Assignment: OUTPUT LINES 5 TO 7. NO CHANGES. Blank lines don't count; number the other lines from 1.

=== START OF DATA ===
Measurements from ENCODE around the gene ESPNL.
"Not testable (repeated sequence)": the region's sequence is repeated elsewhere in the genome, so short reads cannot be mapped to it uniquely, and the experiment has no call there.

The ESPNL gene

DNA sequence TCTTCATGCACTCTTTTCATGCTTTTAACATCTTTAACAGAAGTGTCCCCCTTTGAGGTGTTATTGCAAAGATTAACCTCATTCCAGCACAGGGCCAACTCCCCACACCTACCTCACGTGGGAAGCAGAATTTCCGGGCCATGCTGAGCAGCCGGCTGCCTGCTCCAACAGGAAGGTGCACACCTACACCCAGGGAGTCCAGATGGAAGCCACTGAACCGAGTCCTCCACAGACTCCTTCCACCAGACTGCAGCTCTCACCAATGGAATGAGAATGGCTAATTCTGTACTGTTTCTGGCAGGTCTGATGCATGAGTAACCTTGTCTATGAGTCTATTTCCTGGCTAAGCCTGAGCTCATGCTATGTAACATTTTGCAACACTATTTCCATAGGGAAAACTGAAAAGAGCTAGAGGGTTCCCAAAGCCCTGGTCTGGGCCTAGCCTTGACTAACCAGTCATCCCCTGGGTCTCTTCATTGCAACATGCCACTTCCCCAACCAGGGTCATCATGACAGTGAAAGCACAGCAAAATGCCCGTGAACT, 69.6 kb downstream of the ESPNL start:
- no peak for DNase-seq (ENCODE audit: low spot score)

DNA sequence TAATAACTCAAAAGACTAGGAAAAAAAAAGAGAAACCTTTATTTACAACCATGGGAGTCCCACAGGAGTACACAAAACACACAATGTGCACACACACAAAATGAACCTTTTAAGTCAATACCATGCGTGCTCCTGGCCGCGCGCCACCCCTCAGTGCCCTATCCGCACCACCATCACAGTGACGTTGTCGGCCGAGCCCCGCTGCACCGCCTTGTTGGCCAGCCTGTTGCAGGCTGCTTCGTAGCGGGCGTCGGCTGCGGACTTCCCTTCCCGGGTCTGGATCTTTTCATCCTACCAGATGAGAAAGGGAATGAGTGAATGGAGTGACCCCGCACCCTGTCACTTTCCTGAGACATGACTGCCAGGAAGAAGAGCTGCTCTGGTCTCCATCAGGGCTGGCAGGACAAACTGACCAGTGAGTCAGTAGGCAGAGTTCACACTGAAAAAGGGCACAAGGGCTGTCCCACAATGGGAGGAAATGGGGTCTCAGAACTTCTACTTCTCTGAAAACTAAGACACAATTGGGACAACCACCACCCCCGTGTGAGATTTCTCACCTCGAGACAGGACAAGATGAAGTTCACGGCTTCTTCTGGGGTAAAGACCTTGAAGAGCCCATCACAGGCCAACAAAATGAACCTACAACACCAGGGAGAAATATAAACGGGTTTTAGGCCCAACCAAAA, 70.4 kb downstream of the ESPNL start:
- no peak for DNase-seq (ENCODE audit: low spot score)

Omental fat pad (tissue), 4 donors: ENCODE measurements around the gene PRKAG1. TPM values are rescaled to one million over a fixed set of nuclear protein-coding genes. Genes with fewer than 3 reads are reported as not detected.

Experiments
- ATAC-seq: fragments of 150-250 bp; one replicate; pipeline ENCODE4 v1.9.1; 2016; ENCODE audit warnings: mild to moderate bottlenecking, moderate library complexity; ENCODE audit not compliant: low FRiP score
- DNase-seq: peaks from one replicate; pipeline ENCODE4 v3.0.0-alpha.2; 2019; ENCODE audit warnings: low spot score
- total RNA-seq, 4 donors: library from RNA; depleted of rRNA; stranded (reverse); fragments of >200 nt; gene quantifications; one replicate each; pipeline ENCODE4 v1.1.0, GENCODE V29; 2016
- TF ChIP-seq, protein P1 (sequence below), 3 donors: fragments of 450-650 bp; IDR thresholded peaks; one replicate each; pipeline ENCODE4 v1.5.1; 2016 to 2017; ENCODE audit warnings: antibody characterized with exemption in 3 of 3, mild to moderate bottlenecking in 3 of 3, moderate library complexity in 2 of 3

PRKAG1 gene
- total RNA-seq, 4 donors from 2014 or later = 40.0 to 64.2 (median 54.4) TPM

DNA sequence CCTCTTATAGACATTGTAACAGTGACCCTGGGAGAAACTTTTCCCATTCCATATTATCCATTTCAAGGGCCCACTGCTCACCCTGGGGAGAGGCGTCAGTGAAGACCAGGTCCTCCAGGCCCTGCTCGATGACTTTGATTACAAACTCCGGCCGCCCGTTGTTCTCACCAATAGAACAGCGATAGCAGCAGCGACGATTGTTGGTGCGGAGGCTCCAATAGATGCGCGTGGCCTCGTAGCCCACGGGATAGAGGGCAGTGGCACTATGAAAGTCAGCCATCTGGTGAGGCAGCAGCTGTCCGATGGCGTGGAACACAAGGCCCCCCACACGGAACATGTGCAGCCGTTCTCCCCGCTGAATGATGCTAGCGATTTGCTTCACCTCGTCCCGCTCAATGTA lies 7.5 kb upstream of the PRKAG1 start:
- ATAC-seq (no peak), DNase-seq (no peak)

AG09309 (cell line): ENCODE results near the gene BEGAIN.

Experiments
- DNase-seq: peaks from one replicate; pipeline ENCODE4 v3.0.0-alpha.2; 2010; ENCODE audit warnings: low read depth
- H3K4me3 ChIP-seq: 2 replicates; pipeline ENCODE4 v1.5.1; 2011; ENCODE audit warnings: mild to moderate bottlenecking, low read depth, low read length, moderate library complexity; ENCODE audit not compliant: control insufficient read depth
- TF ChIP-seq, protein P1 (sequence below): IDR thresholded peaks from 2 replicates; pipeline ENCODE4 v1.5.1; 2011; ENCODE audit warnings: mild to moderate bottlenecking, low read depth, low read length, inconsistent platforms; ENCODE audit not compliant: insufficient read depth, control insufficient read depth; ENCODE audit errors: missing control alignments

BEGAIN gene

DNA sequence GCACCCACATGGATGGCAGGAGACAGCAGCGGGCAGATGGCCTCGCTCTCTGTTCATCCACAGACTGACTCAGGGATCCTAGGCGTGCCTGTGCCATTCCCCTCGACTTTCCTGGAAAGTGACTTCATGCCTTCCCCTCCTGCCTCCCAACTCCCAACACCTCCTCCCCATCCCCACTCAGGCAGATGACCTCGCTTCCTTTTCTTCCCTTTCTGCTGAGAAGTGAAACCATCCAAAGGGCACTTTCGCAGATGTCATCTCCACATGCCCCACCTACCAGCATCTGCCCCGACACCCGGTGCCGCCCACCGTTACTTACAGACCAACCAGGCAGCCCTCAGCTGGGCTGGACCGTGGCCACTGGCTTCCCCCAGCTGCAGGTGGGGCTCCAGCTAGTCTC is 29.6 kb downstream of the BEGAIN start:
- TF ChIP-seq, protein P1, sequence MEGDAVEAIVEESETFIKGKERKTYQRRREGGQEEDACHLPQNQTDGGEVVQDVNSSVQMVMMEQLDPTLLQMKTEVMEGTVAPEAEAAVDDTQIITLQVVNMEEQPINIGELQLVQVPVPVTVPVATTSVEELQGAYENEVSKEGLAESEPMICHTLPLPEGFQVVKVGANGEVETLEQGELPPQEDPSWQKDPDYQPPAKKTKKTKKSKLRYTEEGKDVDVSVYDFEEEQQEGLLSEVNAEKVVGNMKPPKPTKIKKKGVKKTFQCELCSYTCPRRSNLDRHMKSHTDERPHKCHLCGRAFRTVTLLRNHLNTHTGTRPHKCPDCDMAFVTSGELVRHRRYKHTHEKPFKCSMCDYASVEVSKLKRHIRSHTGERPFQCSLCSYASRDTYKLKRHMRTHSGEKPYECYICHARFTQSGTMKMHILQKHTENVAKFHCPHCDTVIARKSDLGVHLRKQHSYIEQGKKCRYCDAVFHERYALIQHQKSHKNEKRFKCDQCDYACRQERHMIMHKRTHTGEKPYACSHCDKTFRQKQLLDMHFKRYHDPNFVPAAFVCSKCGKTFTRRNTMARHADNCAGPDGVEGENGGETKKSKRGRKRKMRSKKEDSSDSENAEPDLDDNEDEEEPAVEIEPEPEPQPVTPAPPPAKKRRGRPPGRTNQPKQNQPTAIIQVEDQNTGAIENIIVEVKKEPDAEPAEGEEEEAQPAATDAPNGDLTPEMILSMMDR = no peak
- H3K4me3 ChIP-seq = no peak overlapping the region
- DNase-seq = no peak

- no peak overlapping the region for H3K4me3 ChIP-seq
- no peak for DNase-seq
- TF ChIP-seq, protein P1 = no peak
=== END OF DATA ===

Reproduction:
- no peak for DNase-seq (ENCODE audit: low spot score)

DNA sequence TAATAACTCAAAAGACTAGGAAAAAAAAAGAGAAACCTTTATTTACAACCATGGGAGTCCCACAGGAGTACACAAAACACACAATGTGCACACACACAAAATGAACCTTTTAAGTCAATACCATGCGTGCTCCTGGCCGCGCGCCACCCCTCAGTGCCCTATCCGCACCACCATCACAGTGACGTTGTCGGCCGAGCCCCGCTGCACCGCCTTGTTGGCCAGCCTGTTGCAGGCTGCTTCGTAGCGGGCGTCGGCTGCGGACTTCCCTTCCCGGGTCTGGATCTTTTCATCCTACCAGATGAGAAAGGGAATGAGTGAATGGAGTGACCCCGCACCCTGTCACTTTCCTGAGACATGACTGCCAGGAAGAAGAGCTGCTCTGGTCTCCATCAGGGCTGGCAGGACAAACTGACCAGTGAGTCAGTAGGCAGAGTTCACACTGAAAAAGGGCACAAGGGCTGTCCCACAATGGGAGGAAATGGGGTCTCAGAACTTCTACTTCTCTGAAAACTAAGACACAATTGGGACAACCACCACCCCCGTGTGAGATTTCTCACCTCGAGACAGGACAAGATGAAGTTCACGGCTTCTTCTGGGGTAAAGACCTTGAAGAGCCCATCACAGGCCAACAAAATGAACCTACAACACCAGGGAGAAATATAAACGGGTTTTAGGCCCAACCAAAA, 70.4 kb downstream of the ESPNL start:
- no peak for DNase-seq (ENCODE audit: low spot score)